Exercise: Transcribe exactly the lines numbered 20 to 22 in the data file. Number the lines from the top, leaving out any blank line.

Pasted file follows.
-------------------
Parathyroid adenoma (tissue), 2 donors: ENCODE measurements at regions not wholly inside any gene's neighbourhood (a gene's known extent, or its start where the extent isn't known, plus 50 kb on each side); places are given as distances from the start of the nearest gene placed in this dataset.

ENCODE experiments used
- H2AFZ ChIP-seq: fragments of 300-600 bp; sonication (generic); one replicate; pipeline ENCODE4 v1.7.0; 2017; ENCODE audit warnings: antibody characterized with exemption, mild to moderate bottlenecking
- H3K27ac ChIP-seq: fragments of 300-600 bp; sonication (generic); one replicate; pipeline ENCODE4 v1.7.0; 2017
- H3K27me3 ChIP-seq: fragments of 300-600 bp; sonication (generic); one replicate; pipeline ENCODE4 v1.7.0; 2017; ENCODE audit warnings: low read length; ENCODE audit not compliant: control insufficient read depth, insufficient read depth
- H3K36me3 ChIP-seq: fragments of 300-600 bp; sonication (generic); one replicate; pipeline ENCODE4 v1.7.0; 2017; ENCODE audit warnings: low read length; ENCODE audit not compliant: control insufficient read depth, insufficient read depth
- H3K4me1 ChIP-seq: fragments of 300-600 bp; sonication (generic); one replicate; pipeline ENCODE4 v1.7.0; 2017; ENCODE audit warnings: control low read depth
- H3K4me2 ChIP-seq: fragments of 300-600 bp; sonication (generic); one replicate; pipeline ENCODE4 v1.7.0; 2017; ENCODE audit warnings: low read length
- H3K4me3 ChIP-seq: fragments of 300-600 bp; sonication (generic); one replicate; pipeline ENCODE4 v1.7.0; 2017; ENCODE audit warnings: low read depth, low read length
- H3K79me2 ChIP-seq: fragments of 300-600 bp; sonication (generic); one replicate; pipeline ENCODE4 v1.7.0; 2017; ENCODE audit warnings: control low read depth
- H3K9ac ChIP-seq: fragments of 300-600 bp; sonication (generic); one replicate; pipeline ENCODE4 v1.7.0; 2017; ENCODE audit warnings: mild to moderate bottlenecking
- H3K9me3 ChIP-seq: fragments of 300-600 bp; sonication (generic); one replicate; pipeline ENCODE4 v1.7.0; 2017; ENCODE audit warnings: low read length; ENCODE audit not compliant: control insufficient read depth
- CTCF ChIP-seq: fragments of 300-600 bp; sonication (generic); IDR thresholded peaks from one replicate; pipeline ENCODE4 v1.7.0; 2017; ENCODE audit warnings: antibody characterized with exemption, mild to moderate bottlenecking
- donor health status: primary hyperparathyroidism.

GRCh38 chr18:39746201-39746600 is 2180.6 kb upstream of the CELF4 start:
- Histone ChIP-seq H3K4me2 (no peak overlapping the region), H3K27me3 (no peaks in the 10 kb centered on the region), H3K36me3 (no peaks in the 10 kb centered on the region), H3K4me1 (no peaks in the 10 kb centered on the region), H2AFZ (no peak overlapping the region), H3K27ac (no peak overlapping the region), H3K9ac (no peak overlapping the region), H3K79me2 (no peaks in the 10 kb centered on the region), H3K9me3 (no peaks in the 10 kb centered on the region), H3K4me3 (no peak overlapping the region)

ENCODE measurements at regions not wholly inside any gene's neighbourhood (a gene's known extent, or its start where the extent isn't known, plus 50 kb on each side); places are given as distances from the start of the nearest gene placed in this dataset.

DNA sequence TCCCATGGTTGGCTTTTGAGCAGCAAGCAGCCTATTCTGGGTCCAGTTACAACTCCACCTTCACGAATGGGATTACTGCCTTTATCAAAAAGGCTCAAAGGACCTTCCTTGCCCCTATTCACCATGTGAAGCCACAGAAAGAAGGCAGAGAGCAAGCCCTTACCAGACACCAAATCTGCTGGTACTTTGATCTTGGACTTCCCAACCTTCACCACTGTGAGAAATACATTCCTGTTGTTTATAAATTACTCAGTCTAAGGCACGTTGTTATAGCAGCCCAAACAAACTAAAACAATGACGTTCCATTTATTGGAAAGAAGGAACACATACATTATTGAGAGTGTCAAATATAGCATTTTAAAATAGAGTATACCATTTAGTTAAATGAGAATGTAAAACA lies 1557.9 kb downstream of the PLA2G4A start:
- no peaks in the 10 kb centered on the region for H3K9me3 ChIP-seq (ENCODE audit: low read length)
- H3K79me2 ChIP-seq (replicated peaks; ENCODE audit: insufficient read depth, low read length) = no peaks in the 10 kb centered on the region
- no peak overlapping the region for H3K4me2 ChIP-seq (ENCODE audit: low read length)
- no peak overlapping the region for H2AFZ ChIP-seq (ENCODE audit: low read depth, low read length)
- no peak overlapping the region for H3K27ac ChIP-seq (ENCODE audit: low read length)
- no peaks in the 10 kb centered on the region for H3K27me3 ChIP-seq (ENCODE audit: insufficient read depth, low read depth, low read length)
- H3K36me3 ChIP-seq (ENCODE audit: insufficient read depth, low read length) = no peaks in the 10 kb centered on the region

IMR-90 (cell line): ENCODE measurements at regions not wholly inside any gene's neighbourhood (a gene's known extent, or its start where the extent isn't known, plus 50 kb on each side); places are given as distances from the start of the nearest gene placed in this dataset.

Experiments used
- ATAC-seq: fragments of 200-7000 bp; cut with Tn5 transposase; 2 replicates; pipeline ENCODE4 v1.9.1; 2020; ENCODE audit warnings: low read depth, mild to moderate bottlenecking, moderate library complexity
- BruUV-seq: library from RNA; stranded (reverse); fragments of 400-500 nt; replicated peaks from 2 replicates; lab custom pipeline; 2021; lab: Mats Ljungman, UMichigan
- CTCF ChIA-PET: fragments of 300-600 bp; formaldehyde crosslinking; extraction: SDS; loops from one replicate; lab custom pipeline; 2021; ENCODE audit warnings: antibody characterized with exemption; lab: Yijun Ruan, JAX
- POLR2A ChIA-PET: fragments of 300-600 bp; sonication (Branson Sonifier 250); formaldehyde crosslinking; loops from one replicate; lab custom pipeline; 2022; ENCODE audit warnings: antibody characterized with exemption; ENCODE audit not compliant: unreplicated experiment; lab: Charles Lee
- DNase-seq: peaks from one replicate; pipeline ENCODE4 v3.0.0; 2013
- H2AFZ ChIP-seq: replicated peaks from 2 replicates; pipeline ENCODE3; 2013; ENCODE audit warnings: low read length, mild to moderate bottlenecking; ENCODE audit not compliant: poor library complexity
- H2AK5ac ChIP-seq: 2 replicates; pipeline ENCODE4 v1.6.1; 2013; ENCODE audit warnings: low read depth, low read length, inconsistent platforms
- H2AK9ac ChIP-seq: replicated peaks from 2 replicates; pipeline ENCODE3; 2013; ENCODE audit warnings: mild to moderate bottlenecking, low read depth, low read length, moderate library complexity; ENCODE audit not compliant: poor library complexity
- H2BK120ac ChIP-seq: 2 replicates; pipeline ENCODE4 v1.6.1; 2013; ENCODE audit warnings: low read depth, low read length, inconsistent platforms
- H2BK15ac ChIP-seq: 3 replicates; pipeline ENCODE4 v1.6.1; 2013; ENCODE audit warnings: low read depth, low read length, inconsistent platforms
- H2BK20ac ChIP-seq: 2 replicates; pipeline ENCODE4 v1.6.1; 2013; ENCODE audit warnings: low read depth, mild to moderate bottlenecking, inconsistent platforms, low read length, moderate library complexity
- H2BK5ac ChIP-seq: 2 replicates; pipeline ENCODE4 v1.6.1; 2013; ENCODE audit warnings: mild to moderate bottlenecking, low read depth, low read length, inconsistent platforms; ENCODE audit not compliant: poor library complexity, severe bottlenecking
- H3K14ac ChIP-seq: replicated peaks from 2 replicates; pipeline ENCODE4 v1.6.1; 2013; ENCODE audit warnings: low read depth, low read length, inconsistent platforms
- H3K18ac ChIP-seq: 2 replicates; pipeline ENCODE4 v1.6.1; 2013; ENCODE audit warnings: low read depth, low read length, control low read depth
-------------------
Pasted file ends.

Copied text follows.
- H3K79me2 ChIP-seq (replicated peaks; ENCODE audit: insufficient read depth, low read length) = no peaks in the 10 kb centered on the region
- no peak overlapping the region for H3K4me2 ChIP-seq (ENCODE audit: low read length)
- no peak overlapping the region for H2AFZ ChIP-seq (ENCODE audit: low read depth, low read length)